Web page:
On February 11, 2016, the Congressional Budget Office (with the Joint Committee on Taxation) released a report on Private Health Insurance Premiums and Federal Policy. The report examines the effects of federal subsidies, fees, and taxes; federal regulations; and actions taken by insurers on health insurance premiums. In particular it considers how the Affordable Care Act (ACA) has affected health insurance premiums. The Congressional Budget Office (CBO) did not conduct any original research on these topics. Rather the report describes what economic theory would predict regarding these effects and the limited empirical work that has been done as to what has happened so far under the ACA.
Although much of this activity is about scaling — the idea that if you’re not big enough, you have to find someone bigger to merge with — I believe that much of what’s going on now is in response to the Affordable Care Act. The ACA lit the fuse on a trend that might have happened anyway, but was certainly sped along by the government’s push to insure all Americans. In short, we seem to be returning to a monopoly industry, where big companies are buying up smaller ones to achieve efficiencies of scale that not even the state-run nonprofit exchanges can touch.
To date, more than half a million Americans have lost coverage thanks to the failure of these co-ops. The reason? The co-ops took on far too many customers at artificially low premiums, and, as the American Enterprise Institute and the Galen Institute noted earlier this year, are drawing down “unspent loan funds to pay medical claims.”
Despite mounting failures, the Obama administration has been unwilling to change course. Politico Pro has reported that state and federal regulators let some of the co-ops “reclassify certain loans as surplus, a move that financial analysts say will make the health plans’ balance sheets look better and potentially keep them from shutting down.” In other words, to hide their debts and project false solvency—until they, too, go under.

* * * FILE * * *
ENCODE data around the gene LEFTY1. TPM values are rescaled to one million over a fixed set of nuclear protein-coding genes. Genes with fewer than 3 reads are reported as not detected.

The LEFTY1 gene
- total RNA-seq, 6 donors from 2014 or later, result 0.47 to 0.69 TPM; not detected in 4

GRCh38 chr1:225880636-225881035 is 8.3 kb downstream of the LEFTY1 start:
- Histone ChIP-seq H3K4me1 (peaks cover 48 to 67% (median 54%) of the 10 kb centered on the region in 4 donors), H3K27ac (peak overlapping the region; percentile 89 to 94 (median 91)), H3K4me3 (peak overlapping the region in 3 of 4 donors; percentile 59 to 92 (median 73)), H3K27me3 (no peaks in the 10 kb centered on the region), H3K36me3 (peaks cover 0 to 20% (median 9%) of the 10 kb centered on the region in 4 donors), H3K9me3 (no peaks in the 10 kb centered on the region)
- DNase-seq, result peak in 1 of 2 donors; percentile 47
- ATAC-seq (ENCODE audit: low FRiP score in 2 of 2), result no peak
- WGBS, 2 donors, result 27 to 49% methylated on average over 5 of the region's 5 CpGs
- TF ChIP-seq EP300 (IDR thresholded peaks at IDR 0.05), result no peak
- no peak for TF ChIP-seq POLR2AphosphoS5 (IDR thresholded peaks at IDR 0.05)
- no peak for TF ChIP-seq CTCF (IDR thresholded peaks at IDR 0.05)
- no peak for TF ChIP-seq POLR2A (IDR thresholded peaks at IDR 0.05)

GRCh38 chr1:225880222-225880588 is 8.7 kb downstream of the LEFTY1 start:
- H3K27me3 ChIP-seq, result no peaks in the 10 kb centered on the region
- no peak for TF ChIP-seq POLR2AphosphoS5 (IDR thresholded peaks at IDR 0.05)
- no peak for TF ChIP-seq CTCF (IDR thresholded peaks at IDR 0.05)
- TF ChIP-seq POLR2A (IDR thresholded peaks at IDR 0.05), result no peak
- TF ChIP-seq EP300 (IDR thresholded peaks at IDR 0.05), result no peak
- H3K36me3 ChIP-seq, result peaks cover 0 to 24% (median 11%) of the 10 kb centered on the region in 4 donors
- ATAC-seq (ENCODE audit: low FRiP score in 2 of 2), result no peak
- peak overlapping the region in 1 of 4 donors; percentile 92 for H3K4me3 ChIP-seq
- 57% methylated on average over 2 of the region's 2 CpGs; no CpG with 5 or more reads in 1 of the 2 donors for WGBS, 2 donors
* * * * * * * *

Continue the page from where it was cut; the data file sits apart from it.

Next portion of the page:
In sum, of the 24 Obamacare co-ops funded with federal tax dollars, one (Vermont’s) never got approval to sell coverage, a second (CoOportunity) has already been wound down, and nine more will terminate at the end of this year.
Quite candidly, anybody dumb enough to take the government money under these circumstances wasn’t going to be smart enough to pull it off.Let me also suggest that these struggling Obamacare co-ops are tantamount to the canaries in the Obamacare coal mine.These plans are exclusively in the business of the Obamacare insurance exchanges. If you want to segregate the Obamacare insurance business model from the overall insurance business to examine it, the co-ops are pure Obamacare.Just how well have all of the co-ops done?As the Washington Post recently reported, of the 23 Obamacare insurance co-ops in business on June 30, 2015, each of them charted in the article, 20 of them were losing money–most of these relatively tiny insurance start-ups showed staggering losses in the range of $4,000,000 to $50,000,000!
Iowa’s co-op may be the first to implode, but it is not the only one facing insolvency. By the end of 2014, CMS had furnished approximately $2.5 billion in loans for co-ops. According to A.M. Best, an insurance rating firm, all but one co-op had reported operating losses in 2014.
If politicians have learned nothing else in the wake of ObamaCare and the government’s ill-conceived foray into the health insurance marketplace, they certainly know now that the health care sector is highly complex, that government is ill equipped to understand it, let alone manage the system. It is time for politicians and bureaucrats to stop interfering with health care.
Even though it’s only the beginning of 2015, insurers are already starting to think about 2016 rate filings. Using 2014-2015 Health Insurance Marketplace data, we looked for correlations between silver plan premiums and variables like the number of carriers and plans in a rating area, available industry metrics, and the structure of provider networks in each rating area. We focused our analysis on the second-lowest silver plan offered in each market and discovered some interesting findings.